Guns N' Roses bring Leeds to its knees!
24 August 2002
There's only one band that could so effortlessly make underdogs of The Prodigy, and bully the promotors into jeopardising the already delicate future of a festival, so that they can perform a full set in light of technical delays. GNR play until 1am!
Despite a line-up that would rank as exceptional, without their presence (Incubus, Slipknot, Puddle of Mud, The Offspring - The Prodigy's first English appearance since 1998!), there was but one band dominating the proceedings at the first day of the Carling Weekend: Leeds Festival 2002. From the t-shirts, to the campsite stereos, to the abundance of bandanas and top hats in the crowd, to the backstage gossip to the comedy tent banter, the entire site was overshadowed by a heavy fog of anticipaction.
Indeed, this marked the first UK appearance by Guns n' Roses for nine years, and represented the unveiling of an all-new line-up. The Leeds site was packed to bursting point with people of all ages wanting to be a part of this momentous event - from the die hard nostalgia junkies to the new metal kids (who pilfered their big brothers' record collections to hear this stuff, in the same way that their big brothers nicked their dad's Led Zeppelin), to the plain curious who simply wished to see if there is life after Slash.
From the moment the band arrived, the show effectively began, as the cavalcade of no less than eight police-escorted black stretch limosines cruised onto the site, disappearing into the expansive sealed-off 'GNR only' area occupying half of the backstage compound.
Due to 'technical difficulties' they took the stage an hour and a half later than schedule, kicking off with a short film intro at 11.30pm (the normal curfew time for the event!). The set was virtually identical to that of the recent Hong Kong shows, relying heavily on material from the Appetite for Destruction, with the inclusion of 2 new songs, 'Madagascar' and 'Chinese Democracy', title track from the forthcoming album. Rose was notable for his lack of costume changes (he donned black leather trousers and an American football top throughout) and his voice which was more consistent and controlled than ever. The new band added a slick new sheen and professional tightness to the older songs.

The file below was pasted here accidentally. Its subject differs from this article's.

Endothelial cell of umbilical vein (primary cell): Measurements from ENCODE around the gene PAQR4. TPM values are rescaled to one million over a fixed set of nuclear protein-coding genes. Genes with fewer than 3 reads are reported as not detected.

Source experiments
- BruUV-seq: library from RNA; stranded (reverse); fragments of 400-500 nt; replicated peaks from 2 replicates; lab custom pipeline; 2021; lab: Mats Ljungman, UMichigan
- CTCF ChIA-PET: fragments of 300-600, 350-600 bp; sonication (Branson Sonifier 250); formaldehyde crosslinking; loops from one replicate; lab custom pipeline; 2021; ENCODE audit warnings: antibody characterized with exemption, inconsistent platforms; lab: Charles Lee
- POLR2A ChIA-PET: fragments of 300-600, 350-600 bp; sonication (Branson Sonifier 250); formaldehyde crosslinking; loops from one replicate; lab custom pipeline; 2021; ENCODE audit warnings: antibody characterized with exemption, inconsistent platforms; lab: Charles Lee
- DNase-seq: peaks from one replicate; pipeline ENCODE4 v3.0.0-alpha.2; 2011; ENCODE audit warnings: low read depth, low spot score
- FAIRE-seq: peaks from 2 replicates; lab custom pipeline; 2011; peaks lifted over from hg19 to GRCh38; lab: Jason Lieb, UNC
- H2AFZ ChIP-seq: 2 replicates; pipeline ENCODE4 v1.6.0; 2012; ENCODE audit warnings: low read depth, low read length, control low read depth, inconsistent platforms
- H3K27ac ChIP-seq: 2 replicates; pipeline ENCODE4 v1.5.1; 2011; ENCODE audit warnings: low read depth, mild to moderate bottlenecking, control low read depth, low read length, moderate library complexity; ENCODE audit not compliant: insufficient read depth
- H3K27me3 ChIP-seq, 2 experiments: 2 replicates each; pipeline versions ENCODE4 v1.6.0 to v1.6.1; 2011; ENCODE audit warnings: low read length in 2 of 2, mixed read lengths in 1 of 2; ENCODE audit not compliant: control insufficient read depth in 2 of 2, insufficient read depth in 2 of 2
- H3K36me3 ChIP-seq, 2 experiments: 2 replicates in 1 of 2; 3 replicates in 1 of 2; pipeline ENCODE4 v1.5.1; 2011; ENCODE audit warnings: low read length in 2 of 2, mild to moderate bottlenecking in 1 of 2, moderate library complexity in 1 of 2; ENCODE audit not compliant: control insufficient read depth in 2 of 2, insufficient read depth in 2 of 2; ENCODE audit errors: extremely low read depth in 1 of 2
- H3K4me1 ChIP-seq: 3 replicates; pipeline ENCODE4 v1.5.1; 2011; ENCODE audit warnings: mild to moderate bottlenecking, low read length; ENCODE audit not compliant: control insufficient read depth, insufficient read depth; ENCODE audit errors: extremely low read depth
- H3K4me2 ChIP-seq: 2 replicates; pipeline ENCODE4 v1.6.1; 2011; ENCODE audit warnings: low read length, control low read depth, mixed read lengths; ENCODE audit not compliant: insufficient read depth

The controversy kicked off mid-way through the set, when Rose announced, "Looks like this is going to be an interesting night. I have just been informed by Leeds city council and the promotors [Mean Fiddler] that they want me to end the show [due to the time constraints resulting from the earlier delays]. Now, I don't want to be accused of inciting a riot, but I didn't come all the way to England to be told to go home again! I've had nothing but shit from the press here. Axl this, Axl that. Anyway, if you stay here, we'll keep playing and we'll see what happens".
With the festival's future at this venue already in jeopardy, due to local campaigns that nearly prevented its licence this year, the promotors were instantly thrust into a very difficult position. In 1992, riots broke out in St. Louis (Rose was charged with incitement) and Montreal after GNR cut their sets short.
Obviously, it was decided that pulling the power just wasn't worth the risk, and Axl subsequently announced, "They're going to let us carry on. I want to thank whoever was responsible for that".
Rose reacted to a Virtual Festivals crew member's chants of "We want Slash" by quipping, "Up my arse, that's where Slash is. Fuck off, go home". The band eventually left the stage after 1am - unheard of for a British Festival.
Click here for a full review of the show.
The full set list was:
'Welcome To The Jungle'
'It's So Easy'
'Live And Let Die'
'Think About You'
'You Could Be Mine'
'Sweet Child O' Mine'
'Knockin' On Heaven's Door'
'Out Ta Get Me'
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